Popular in the CommunitySponsoredSponsoredOrangutan found tortured and decapitated prompts Indonesia probeEMGIES17 Jan, 2018We will never know the full extent of what this poor Orangutan went through before he died, the same must be done to this evil perpetrator(s) they don’t deserve the air that they breathe this has truly upset me and I wonder for the future for these wonderful creatures. So called ‘Mankind’ has a lot to answer for we are the only ones ruining this world I prefer animals to humans any day of the week.What makes community ecotourism succeed? In Madagascar, location, location, locationScissors1dOther countries should also learn and try to incorporateWhy you should care about the current wave of mass extinctions (commentary)Processor1 DecAfter all, there is no infinite anything in the whole galaxy!Infinite stupidity, right here on earth.The wildlife trade threatens people and animals alike (commentary)Anchor3dUnfortunately I feel The Chinese have no compassion for any living animal. They are a cruel country that as we knowneatbeverything that moves and do not humanily kill these poor animals and insects. They have no health and safety on their markets and they then contract these diseases. Maybe its karma maybe they should look at the way they live and stop using animals for all there so called remedies. DisgustingConservationists welcome China’s wildlife trade banThobolo27 JanChina has consistently been the worlds worst, “ Face of Evil “ in regards our planets flora and fauna survival. In some ways, this is nature trying to fight back. This ban is great, but the rest of the world just cannot allow it to be temporary, because history has demonstrated that once this coronavirus passes, they will in all likelihood, simply revert to been the planets worst Ecco Terrorists. Let’s simply not allow this to happen! How and why they have been able to degrade this planets iconic species, rape the planets rivers, oceans and forests, with apparent impunity, is just mind boggling! Please no more.Probing rural poachers in Africa: Why do they poach?Carrot3dOne day I feel like animals will be more scarce, and I agree with one of my friends, they said that poaching will take over the world, but I also hope notUpset about Amazon fires last year? Focus on deforestation this year (commentary)Bullhorn4dLies and more leisSponsoredSponsoredCoke is again the biggest culprit behind plastic waste in the PhilippinesGrapes7 NovOnce again the article blames companies for the actions of individuals. It is individuals that buy these products, it is individuals that dispose of them improperly. If we want to change it, we have to change, not just create bad guys to blame.Brazilian response to Bolsonaro policies and Amazon fires growsCar4 SepThank you for this excellent report. I feel overwhelmed by the ecocidal intent of the Bolsonaro government in the name of ‘developing’ their ‘God-given’ resources.U.S. allocates first of $30M in grants for forest conservation in SumatraPlanet4dcarrot hella thick ;)Melting Arctic sea ice may be altering winds, weather at equator: studyleftylarry30 JanThe Arctic sea ice seems to be recovering this winter as per the last 10-12 years, good news.Malaysia has the world’s highest deforestation rate, reveals Google forest mapBone27 Sep, 2018Who you’re trying to fool with selective data revelation?You can’t hide the truth if you show historical deforestation for all countries, especially in Europe from 1800s to this day. WorldBank has a good wholesome data on this.Mass tree planting along India’s Cauvery River has scientists worriedSurendra Nekkanti23 JanHi Mongabay. Good effort trying to be objective in this article. I would like to give a constructive feedback which could help in clearing things up.1. It is mentioned that planting trees in village common lands will have negative affects socially and ecologically. There is no need to even have to agree or disagree with it, because, you also mentioned the fact that Cauvery Calling aims to plant trees only in the private lands of the farmers. So, plantation in the common lands doesn’t come into the picture.2.I don’t see that the ecologists are totally against this project, but just they they have some concerns, mainly in terms of what species of trees will be planted. And because there was no direct communication between the ecologists and Isha Foundation, it was not possible for them to address the concerns. As you seem to have spoken with an Isha spokesperson, if you could connect the concerned parties, it would be great, because I see that the ecologists are genuinely interested in making sure things are done the right way.May we all come together and make things happen.Rare Amazon bush dogs caught on camera in BoliviaCarrot1 Feba very good iniciative to be fallowed by the ranchers all overSponsored Artificial Intelligence, Borneo Orangutan, cameras, Conservation Solutions, Drones, Great Apes, Law Enforcement, Monitoring, Rainforests, Sensors, Surveying, Technology, Thermal Imagery, Wildtech A research team hailed a breakthrough in their imaging system’s ability to detect and identify orangutans in tropical rainforest.They now plan for computer algorithms to report back what a thermal camera has seen in real time.The researchers believe the system could also be used to spot poachers targeting rare species. A prototype system to identify rare species in real time using thermal-imaging cameras mounted on unmanned aircraft, or drones, passed its latest test when it successfully identified orangutans (Pongo pygmaeus) in Borneo’s rainforest. Having previously used the technologies to detect spider monkeys in Mexico and riverine rabbits in South Africa, a team of scientists developing the system plan to have it ready for widespread use in two years.During field trials, the airborne thermal cameras detected 41 orangutans, each confirmed by observers on the ground. It also spotted proboscis monkeys, which it distinguished from the orangutans, and Asian elephants.Proboscis monkeys in Sabah, Malaysia. These monkeys are smaller than orangutan and they move in groups, while orangutans are typically solitary. Image courtesy of Liverpool John Moores University and WWF.Thermal-imaging cameras detect animals’ body heat, so they do not require sunlight or a flash to illuminate their subjects and can be used at night.The tropical rainforest trials demonstrated the cameras work in a challenging environment where animals are partially hidden by vegetation and where the heat of the wildlife could be masked by the temperature of the surrounding habitat.The research team found the camera was able to pick up animals’ heat signatures through gaps in the vegetation, and they worked at first light before the surrounding environment had warmed up. Orangutans’ arboreal nature also made them easier for aerial cameras to spot.An orangutan by day partially visible amidst the leafy vegetation. The thermal imagery used in the study could detect orangutans by their heat emission as well as humans could spot them on the ground but was faster and thus able to survey a much larger area of forest. Image by Rhett A. Butler/Mongabay.“Two years from now, we’re hoping to roll this out as a ‘You tell us what you want, we can build a system that works for you,’” one of the team’s collaborators, Claire Burke, an astro-ecologist at Liverpool John Moores University (LJMU), told Mongabay in an interview. “We want this to be as useful as possible, which means we need to do field studies in as wide a range of environments, and with as many different species, as possible.”But it’s the scientists’ methods of processing the data that are ground-breaking, Burke said. As previously reported by Mongabay, this aspect of the project has come from the field of astrophysics.Different animals are warm and cold in different parts of their bodies, something which Burke calls their “unique thermal fingerprints.” The idea eventually is that object detection software on board the drones will be able to identify species from the images and notify researchers, saying what it has seen and where.An orangutan climbing in Sabah, Malaysia displays a unique thermal fingerprint. The underside of this animal is warmer than its back, which is covered by thick hair. Image courtesy of LJMU and WWF.“Every identification the system gives will come with a confidence value,” Burke said. “It will say, ‘I am 95 percent sure that was an orangutan’, or even ‘I am 60 percent sure that was a man hiding in the bush’, and if he’s not supposed to be there, then the local authorities can go and sort him out.”To date, the software has “learned” the thermal fingerprints of two species of antelope, rhinos, chimpanzees and baboons from trials conducted at a local safari park.Serge Wich, an expert in primate behavioral ecology also at LJMU and the project’s lead conservationist, told Mongabay that the system could allow researchers to obtain more precise estimates of orangutan numbers. Australian researchers have advanced a comparable method combining drones, thermal imagery, and machine learning to automatically survey koalas and other cryptic species in eucalyptus forests and estimate error rates.Currently, Wich explained, scientists estimate orangutan populations by counting their nests from the ground, but this method is cumbersome and time-consuming and may not detect declines of less than about 25 percent. In addition, many populations are counted by extrapolation because huge areas of habitat have not been surveyed.Counts from thermal images taken from drone-mounted cameras are potentially more accurate than ground counts and can also cover a much larger area in less time. Field workers counting animals in rainforest can cover about 200 meters (650 feet) in an hour, explained Burke, but a fixed-wing drone can cover a kilometer (0.6 miles) in 10 minutes – roughly 30 times quicker.The importance of flying in the evening or early morning. At 0700, the men walking are easily distinguished from the surrounding cool vegetation, whereas by 0930, the heat produced by the men is less obvious because the surroundings have also warmed up. Image courtesy of LJMU and WWF.“There are declines going on that we have not been spotting,” Wich said. “Our paper last year [in Current Biology] showed half the orangutan population of Borneo had disappeared between 1999 and 2015. That came as a big shock to us. By using this new system, we may be able to do more precise counts and over larger areas.”The team will next try out the system on bamboo lemurs, which live in marshy areas around Madagascar’s Lac Alaotra, providing a new challenge for the thermal-imaging and object detection technologies.Next steps in astro-ecology research Thermal-imaging cameras have trouble accurately picking up an animal’s heat signature in hot environments, and the current technology cannot capture images at high resolution. Wich said the system will probably work best for animals, such as other great apes, that are relatively large and usually found in the open or high up in a forest. The drones with thermal cameras they used to detect spider monkeys produced more reliable counts than ground surveys when monkeys were found in large numbers.The project’s Tarot X4 drone with TeAx Fusion Zoom dual thermal-visible spectrum cameras, ready to take off in the early morning when the air and vegetation are cooler than the warm bodies of orangutans and other large mammals. Image courtesy of LJMU and WWF.So far, the cameras have been attached to multi-rotor drones, which have a maximum flying time of 30 minutes. Once the software is fully developed, the team will switch to fixed-wing models, which fly for between one and two hours. Burke estimated a complete system could be assembled for about $13,000.The researchers are confident the system will also be able to spot and identify humans and could therefore be used by anti-poaching teams because poachers frequently operate under cover of darkness. “There’s lots of interest from national parks and private reserves,” Wich said. Article published by Sue Palminteri FEEDBACK: Use this form to send a message to the editor of this post. If you want to post a public comment, you can do that at the bottom of the page.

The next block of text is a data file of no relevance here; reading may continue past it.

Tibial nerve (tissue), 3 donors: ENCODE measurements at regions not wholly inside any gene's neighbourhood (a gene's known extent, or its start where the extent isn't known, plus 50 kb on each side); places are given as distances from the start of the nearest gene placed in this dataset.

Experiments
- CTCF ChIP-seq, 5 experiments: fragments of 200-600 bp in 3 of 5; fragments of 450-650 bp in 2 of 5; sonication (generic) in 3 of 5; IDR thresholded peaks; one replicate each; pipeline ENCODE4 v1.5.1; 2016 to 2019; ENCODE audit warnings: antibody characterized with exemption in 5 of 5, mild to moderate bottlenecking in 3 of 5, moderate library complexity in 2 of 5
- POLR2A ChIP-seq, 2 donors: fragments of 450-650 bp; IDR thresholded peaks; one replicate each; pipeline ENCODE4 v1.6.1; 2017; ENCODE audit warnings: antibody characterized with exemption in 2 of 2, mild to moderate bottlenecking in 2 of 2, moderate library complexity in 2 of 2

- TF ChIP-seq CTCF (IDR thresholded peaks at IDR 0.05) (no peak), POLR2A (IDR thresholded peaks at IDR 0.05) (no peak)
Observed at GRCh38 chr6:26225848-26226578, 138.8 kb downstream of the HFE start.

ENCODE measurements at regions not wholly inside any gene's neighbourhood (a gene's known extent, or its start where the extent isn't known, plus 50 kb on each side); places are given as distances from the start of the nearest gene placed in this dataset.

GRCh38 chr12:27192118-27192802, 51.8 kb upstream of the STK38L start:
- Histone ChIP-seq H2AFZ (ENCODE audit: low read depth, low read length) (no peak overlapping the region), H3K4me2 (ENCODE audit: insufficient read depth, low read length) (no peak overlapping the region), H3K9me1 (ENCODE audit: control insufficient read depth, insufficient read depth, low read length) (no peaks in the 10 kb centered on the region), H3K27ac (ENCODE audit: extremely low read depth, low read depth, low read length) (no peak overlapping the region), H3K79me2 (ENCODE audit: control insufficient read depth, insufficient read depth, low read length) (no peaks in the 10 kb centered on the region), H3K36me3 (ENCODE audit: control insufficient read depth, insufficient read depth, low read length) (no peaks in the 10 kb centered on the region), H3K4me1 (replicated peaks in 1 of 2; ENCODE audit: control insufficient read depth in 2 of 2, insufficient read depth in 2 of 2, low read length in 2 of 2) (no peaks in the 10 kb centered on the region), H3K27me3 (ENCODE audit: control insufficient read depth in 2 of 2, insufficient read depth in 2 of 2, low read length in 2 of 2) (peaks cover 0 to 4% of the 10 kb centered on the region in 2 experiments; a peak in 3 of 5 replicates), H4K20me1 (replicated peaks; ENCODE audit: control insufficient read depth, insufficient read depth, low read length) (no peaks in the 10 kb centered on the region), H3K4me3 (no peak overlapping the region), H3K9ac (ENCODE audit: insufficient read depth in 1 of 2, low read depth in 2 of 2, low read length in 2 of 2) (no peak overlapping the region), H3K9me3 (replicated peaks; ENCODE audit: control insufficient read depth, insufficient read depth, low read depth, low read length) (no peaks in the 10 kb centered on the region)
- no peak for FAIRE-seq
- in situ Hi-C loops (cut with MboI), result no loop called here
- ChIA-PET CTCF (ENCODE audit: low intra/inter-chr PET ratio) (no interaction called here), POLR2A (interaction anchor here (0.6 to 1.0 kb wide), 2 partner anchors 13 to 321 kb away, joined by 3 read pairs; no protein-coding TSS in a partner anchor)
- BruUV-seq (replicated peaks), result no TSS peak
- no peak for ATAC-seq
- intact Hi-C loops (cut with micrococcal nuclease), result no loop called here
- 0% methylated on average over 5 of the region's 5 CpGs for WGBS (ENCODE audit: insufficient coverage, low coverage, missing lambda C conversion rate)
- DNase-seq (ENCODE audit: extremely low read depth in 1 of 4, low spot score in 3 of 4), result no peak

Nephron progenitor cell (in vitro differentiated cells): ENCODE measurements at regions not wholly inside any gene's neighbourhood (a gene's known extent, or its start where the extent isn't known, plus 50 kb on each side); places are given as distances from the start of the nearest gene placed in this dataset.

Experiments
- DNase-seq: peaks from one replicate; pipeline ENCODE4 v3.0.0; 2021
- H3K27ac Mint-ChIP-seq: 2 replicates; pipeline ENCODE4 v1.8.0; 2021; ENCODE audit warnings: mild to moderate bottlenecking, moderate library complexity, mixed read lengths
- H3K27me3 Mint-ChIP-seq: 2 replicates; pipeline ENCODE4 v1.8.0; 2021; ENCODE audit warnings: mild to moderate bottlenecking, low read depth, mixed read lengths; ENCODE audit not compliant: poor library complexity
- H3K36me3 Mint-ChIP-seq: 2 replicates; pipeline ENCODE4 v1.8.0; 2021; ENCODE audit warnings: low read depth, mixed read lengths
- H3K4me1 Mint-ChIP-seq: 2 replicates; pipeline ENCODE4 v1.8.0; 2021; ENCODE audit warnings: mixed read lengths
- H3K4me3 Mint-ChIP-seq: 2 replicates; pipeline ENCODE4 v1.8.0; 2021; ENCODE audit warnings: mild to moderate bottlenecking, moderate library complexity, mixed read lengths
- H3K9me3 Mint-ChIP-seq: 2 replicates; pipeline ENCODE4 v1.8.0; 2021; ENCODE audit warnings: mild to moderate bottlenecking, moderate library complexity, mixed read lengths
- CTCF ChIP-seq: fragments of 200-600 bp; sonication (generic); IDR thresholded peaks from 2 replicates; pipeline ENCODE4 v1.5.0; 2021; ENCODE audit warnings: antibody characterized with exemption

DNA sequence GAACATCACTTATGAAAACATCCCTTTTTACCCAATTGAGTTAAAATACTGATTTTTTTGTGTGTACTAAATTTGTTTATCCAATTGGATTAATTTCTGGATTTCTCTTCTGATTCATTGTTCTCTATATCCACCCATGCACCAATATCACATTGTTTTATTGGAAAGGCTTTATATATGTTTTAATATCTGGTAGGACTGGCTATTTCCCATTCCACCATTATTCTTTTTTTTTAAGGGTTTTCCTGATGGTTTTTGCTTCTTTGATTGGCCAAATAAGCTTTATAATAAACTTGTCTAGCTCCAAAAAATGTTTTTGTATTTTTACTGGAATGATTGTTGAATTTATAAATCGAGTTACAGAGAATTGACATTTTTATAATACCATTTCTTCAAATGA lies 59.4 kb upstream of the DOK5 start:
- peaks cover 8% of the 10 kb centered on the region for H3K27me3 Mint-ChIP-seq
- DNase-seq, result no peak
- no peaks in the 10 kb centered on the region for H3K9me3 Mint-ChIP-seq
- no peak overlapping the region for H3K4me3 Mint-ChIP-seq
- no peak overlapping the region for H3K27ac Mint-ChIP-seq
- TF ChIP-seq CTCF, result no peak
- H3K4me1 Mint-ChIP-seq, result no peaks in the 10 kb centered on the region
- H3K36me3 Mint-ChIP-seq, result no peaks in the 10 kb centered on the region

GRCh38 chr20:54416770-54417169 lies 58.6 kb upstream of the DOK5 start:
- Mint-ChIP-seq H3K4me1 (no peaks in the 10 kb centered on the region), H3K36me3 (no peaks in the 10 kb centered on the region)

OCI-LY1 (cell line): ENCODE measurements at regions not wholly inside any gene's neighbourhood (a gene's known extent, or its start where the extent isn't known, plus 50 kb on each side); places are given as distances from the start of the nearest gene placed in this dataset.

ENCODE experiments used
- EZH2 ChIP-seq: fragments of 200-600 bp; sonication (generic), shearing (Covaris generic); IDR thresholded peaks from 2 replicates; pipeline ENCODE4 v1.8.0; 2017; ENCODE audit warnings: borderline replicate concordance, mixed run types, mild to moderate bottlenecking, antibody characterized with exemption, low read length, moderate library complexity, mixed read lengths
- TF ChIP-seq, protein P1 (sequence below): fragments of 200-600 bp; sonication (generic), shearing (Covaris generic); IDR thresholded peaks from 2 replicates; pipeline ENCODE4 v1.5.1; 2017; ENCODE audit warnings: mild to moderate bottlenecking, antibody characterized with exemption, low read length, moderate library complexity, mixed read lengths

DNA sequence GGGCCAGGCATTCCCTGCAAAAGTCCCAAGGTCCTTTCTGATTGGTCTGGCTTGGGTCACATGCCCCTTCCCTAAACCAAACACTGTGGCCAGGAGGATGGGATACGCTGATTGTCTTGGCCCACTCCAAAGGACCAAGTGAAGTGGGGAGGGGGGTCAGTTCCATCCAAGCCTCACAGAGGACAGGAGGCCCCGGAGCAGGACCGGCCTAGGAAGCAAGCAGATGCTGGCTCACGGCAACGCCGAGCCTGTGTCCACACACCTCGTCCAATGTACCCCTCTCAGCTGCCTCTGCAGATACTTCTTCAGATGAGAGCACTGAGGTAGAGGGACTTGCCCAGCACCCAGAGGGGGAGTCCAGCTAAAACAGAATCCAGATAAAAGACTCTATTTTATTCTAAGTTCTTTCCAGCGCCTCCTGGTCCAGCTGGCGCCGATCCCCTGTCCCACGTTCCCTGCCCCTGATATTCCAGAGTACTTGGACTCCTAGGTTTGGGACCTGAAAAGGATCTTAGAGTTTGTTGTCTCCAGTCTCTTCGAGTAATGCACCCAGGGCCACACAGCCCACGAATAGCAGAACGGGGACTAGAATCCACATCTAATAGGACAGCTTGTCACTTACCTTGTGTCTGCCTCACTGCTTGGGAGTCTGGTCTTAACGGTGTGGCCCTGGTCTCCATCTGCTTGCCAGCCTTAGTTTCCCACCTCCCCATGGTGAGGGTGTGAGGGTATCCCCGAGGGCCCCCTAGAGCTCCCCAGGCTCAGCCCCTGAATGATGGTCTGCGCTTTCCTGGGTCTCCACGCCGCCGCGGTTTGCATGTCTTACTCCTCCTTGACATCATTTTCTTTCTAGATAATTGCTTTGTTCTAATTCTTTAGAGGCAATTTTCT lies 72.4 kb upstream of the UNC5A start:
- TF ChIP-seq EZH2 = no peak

SACRAMENTO – Legislative leaders on Wednesday spent a second day in lengthy negotiations over a $140 billion state budget and said they were optimistic they would strike a deal before the end of the week. Earlier in the day, Democratic leaders of the Senate and Assembly canceled scheduled votes in their respective houses that would have signaled an impasse with Republicans. It was not clear exactly what concessions the two sides had discussed behind closed doors. But after three of the leaders unexpectedly emerged for a walk around the Capitol grounds, Senate Minority Leader Dick Ackerman said Republicans had proposed an across-the-board cut of 1percent to 2percent for all state agencies as a possible way to end the 18-day budget standoff. Republicans have been holding out for $2 billion in cuts, while Democrats want to preserve funding, especially for education and social service programs. Nu ez served a 2002 Insignia, a $150-a-bottle Napa red that won Wine Spectator magazine’s Wine of the Year award. The other bottle was a 2003 Quintessa Meritage valued at $224, according to the speaker’s office. Whether the two sides can agree in time to vote before Friday, when the Legislature is scheduled to leave for its summer recess, remains unclear. It typically takes two or three days from the time an agreement is reached for staffers to finalize all the numbers. That would mean a vote in the Legislature, if a deal is reached within days, would come Saturday or Sunday. The Legislature’s deadline to pass a budget was June 15, and Schwarzenegger was supposed to have signed it by July 1, the start of the new fiscal year. Hundreds of workers in the Capitol missed their first paychecks on Friday, and state contractors have not been paid since the beginning of the month. But under state rules, the vast majority of the state’s civil servants continue to get paid until a budget agreement is reached. Republicans have said they will not support a budget that fails to make significant progress in cutting the state’s operating deficit. Last month, a joint legislative committee controlled by Democrats approved a $140 billion state spending plan similar to the one Schwarzenegger released in May. The two Republicans on the committee voted against it, making it clear that party leaders and Schwarzenegger would have to hash out a deal to win the Legislature’s required two-thirds majority. California is one of only a handful of states to require a supermajority to approve the budget. Meeting that threshold requires two Republican votes in the Senate and six in the Assembly. The $140 billion budget plan approved by the committee last month was balanced in part by relying on $4.1 billion left over from a tax windfall from previous years. General fund spending in the 2007-08 budget year would exceed revenue by at least $1.5 billion. The general fund, the money the state uses to operate its ongoing programs, is about $104 billion, nearly the same as in the revised budget Schwarzenegger released in May. The larger budget figure includes special obligation funds and money to repay bonds the state has sold in years past to pay for a variety of projects. Democrats said their budget plan is a good one and has a larger reserve and smaller operating deficit than Schwarzenegger’s. Republicans, however, are insisting on the $2 billion in cuts. Economic data released last week emboldened their effort. Revenue estimates released Friday showed California collected $800 million less in tax money than expected in recent months. Republicans seized on the data, saying it proved the Legislature must do more to cut spending and balance the budget. 160Want local news?Sign up for the Localist and stay informed Something went wrong. Please try again.subscribeCongratulations! You’re all set! “Everybody’s been using their imagination and looking for various ideas where we might be able to make some adjustments without necessarily hitting some of the programs that are important to Democrats,” said Ackerman, R-Tustin. “We want to try to make it a go, but all of these programs have had tremendous growth.” The legislative leaders said they would resume negotiations Thursday. Assembly Speaker Fabian Nu ez, D-Los Angeles, and Assembly Minority Leader Mike Villines, R-Clovis, promised to work together to quickly reach a final deal. “We’re doing as good a job as you can given the ideological differences,” Nu ez said. “We’ve made significant progress, and I’m feeling very good about it.” The joint appearance and upbeat attitude was a stark contrast to the past two weeks. It followed what apparently was a turning point Tuesday night in budget negotiations as the four party leaders discussed state finances over two bottles of fine red wine in Nu ez’s office. “The wine helped a little bit,” Ackerman said, chuckling to reporters. “He has good wine.”